The fabrication and directed self-assembly of micron-sized superparamagnetic non-spherical particles

 Tavacoli JW, Bauër P, Fermigier M, Bartolo D, Heuvingh J & du Roure O

Soft Matter, 2013,9, 9103-9110


We outline a simple techniq2013_Tavacoli_SoftMatterue to engineer monodisperse, superparamagnetic, micron-sized prisms of arbitrary cross-section and large magnetic susceptibility. The fabrication process allows pre-positioning of the particles that introduces another lever to guide self-assembly. In this method, a dispersion of magnetic colloids in a UV-curable monomer is molded in PDMS wells and subsequently reticulated. High homogeneous magnetic content is achieved by preventing colloidal aggregation through careful choice of the colloid and monomer. Additionally, on their removal from the PDMS molds, the relative position of the magnetic particles is conserved: they are extracted as arrays whose patterns are set by the PDMS mold. This novel method therefore offers unique control of the self-assembly of specific ‘higher order’ structures mediated by dipolar interactions and directed by the geometry and initial positioning of the particles. This is also a promising approach to develop devices with complex responses to external fields.

Human adipocyte function is impacted by mechanical cues.

Pellegrinelli V, Heuvingh J, du Roure O, Rouault C, Devulder A, Klein C, Lacasa M, Clément E, Lacasa D, Clément K.

J Pathol. 2014 Jun;233(2):183-95. doi: 10.1002/path.4347.

Fibrosis is a hallmark of human white adipose tissue (WAT) during obesity-induced chronic inflammation. The functional impact of increased interstitial fibrosis (peri-adipocyte fibrosis) on adjacent adipocytes remains unknown. Here we developed a novel in vitro 3D culture system in which human adipocytes and decellularized material of adipose tissue (dMAT) from obese subjects are embedded in a peptide hydrogel. When cultured with dMAT, adipocytes showed decreased lipolysis and adipokine secretion and increased expression/production of cytokines (IL-6, G-CSF) and fibrotic mediators (LOXL2 and the matricellular proteins THSB2 and CTGF). Moreover, some alterations including lipolytic activity and fibro-inflammation also occurred when the adipocyte/hydrogel culture was mechanically compressed. Notably, CTGF expression levels correlated with the amount of peri-adipocyte fibrosis in WAT from obese individuals. Moreover, dMAT-dependent CTGF promoter activity, which depends on β1-integrin/cytoskeleton pathways, was enhanced in the presence of YAP, a mechanosensitive co-activator of TEAD transcription factors. Mutation of TEAD binding sites abolished the dMAT-induced promoter activity. In conclusion, fibrosis may negatively affect human adipocyte function via mechanosensitive molecules, in part stimulated by cell deformation.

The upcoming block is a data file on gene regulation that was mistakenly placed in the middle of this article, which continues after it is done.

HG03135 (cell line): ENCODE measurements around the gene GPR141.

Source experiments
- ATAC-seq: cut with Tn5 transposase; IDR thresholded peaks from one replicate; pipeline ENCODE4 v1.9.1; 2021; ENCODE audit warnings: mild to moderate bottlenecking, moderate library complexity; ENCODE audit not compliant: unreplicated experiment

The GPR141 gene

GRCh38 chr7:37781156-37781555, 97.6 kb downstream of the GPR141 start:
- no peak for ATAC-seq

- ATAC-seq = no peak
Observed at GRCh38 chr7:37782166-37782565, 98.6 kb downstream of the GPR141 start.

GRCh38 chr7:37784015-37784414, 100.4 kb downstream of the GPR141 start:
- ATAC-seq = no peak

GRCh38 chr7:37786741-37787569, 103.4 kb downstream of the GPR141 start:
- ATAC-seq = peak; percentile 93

Microfluidic in situ mechanical testing of photopolymerized gels

Duprat, C., Berthet, H., Wexler, JS., du Roure, O., & Lindner, A.

Lab on a Chip (2015)  15 244

Photopolymerized fiber deformed by increasing flow rates.

Photopolymerized fiber deformed by increasing flow rates.

Gels are a functional template for micro-particle fabrication and microbiology experiments. The control and knowledge of their mechanical properties is critical in a number of applications, but no simple in situ method exists to determine these properties. We propose a novel microfluidic based method that directly measures the mechanical properties of the gel upon its fabrication. We measure the deformation of a gel beam under a controlled flow forcing, which gives us a direct access to the Young’s modulus of the material itself. We then use this method to determine the mechanical properties of poly(ethylene glycol) diacrylate (PEGDA) under various experimental conditions. The mechanical properties of the gel can be highly tuned, yielding two order of magnitude in the Young’s modulus. The method can be easily implemented to allow for an in situ direct measurement and control of Young’s moduli under various experimental conditions.